One such religious reformer was to play a pivotal (though posthumous) role in deciding the country's fate for the next several hundred years.

Jan Hus had been greatly influenced by the writings of John Wycliffe, and he began conducting his sermons at Bethlehem Chapel in Prague in Czech rather than in Latin, so that the common man could understand them. He also advocated the giving of communion in both species, and was critical of the church for its excessive policies - of amassing wealth, selling indulgences, and allowing the rich to tithe their way out of even mortal sins.

Even as these ideas were gaining popularity in the Czech lands, they were becoming most wildly unpopular in other areas of the Holy Roman Empire (especially the Vatican.) This led to the burning of Master Jan Hus at the stake at the Council at Constance on July 6, 1415 when he refused to recant his words and despite that he had letter of safe conduct from Wenceslas IV's brother, Sigismund).

The brutal killing of Jan Hus only served to incense and unite his followers, who came to be known as the Hussites.

The Hussites were highly critical of the abuses of the Roman Catholic Church, and, in the Four Articles of Prague, they demanded that 1) all believers be permitted to receive Communion in both species; 2) all mortal and public sins be punished equally, regardless of the sinner's status 3) the Word of God be freely preached; and 4) the clergy give up their worldly wealth.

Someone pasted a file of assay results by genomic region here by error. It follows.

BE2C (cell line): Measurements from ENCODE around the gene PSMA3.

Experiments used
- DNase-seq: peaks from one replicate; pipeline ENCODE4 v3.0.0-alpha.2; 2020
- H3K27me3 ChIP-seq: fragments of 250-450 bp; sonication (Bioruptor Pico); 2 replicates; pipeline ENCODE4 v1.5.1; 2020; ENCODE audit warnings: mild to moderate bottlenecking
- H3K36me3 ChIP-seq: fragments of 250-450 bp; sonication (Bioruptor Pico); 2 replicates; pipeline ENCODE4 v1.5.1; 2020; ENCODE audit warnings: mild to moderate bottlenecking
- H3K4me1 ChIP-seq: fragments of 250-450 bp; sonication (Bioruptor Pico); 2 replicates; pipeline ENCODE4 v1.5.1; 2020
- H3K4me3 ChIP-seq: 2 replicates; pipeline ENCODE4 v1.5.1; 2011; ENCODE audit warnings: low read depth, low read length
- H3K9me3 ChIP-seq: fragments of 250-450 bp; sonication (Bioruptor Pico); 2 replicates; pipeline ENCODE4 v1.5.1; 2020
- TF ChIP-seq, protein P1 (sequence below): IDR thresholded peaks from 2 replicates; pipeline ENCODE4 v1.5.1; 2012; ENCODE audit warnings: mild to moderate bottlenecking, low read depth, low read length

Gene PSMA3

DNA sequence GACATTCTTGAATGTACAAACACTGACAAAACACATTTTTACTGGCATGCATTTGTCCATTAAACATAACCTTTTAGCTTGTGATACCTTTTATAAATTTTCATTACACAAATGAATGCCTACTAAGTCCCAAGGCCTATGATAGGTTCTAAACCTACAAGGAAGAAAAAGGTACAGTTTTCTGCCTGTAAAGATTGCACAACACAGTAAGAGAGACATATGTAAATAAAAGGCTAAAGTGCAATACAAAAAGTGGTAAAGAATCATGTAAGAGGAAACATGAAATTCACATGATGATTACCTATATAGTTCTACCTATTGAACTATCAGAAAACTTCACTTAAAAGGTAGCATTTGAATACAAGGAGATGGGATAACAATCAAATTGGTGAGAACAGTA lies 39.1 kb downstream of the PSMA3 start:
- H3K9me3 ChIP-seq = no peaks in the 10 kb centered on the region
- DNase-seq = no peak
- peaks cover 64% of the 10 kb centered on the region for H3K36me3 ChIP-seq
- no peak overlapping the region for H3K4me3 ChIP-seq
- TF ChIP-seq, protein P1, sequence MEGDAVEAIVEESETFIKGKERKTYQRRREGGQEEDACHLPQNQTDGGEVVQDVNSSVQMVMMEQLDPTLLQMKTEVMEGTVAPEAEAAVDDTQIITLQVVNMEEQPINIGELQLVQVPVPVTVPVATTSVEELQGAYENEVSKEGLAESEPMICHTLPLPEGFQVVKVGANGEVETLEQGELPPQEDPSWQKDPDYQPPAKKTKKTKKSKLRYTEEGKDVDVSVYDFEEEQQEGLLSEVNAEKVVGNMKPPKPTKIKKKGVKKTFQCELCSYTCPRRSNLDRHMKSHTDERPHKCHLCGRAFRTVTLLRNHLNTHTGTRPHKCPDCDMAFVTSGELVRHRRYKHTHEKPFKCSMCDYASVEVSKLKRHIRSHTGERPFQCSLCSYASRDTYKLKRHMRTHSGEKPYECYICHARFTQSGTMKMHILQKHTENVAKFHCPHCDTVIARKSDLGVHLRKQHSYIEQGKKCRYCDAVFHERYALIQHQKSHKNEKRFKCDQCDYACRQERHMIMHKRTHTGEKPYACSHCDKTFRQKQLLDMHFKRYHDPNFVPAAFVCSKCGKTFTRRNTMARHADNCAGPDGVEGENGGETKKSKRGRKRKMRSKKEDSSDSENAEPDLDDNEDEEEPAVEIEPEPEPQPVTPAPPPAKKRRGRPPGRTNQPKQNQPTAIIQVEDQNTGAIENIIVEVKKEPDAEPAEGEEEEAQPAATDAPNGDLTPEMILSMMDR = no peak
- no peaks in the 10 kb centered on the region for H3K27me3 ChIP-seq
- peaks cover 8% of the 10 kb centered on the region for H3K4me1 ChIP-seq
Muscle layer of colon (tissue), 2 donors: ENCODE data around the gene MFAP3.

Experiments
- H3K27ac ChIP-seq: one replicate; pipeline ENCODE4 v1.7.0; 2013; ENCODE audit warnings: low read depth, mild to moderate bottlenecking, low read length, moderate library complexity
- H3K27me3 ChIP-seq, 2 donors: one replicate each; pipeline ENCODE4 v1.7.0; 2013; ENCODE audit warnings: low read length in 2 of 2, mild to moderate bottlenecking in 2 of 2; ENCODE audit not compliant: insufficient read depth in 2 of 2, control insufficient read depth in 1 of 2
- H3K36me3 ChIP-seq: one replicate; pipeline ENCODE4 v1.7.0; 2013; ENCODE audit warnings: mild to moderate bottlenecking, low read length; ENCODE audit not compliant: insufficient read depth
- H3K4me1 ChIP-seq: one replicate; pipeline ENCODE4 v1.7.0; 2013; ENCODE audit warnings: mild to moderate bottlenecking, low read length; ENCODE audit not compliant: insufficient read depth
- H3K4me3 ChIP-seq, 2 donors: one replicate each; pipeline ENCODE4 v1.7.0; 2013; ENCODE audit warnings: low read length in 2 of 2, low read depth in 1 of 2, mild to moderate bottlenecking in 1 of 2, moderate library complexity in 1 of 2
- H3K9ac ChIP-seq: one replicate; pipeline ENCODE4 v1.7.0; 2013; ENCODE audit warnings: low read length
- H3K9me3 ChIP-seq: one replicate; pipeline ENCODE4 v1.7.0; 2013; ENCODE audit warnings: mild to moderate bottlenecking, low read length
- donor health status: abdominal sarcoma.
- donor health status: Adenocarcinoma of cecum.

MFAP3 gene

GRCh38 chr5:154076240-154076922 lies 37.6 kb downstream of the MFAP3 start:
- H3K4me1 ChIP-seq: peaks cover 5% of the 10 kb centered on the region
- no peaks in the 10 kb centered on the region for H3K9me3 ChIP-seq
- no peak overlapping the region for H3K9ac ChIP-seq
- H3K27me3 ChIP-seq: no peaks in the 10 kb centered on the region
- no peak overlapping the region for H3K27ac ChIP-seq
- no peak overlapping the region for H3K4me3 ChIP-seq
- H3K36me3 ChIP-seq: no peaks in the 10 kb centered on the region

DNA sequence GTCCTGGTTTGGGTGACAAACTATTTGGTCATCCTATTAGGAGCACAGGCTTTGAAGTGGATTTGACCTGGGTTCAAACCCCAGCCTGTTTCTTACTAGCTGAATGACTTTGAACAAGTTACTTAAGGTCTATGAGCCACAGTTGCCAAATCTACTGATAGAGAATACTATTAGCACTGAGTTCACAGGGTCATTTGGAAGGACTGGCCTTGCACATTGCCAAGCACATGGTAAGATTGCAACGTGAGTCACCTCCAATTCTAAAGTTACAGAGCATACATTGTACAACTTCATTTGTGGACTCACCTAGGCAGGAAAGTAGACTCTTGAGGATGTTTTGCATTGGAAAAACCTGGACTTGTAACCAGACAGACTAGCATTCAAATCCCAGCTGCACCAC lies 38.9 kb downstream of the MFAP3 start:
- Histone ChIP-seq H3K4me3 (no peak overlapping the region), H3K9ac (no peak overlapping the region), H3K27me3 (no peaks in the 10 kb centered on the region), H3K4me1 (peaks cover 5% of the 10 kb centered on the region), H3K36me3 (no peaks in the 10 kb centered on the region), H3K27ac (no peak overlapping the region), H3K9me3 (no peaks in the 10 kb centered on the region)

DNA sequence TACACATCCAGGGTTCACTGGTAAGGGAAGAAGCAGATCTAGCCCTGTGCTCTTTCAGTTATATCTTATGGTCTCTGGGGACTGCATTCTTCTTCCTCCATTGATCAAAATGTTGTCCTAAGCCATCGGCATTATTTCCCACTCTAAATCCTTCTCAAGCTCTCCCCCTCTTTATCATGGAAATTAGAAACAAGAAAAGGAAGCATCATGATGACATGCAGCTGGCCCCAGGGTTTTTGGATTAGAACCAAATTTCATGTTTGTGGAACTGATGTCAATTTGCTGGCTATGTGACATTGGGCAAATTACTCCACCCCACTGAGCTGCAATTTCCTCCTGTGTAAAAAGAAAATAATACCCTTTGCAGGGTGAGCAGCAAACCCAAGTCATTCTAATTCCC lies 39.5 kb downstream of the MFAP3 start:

This situation culminated in 1419 with the First Defenestration of Prague, in which Hussites threw 7 members of the Czech Town Council out of Prague's New Town Hall window -- and to their deaths on the points of Hussite-weilded pikes below. To make the situation more interesting, King Wenceslas IV had an apopleptic fit and died of a heart attack upon learning of the defenestration.

But even after the death of his brother, Wenceslas IV, King Sigismund of Luxembourg, who also inherited the title of Holy Roman Emperor never really got to be king of Bohemia. The situation with the Hussites had gone too far, and he spent the rest of his life fighting them in the hopes of taking control of the throne he'd inherited from his brother. When his initial attempts to do this met with failure, he beseeched the Pope to send help.

The mighty Hussites, led by the one-eyed military genius, Jan Zizka, defeated five waves of crusaders in a row: in 1420, 1421, 1422, 1427, and in 1437.

Actually, the fifth army of crusaders sent to battle the Hussites turned tail and fled before even catching sight of the famed warriors - because they were so terrified at hearing the refrain of the terrible Hussite battle song, "Ye Warriors of God." It was either that, or maybe just that the warriors didn't sing very well.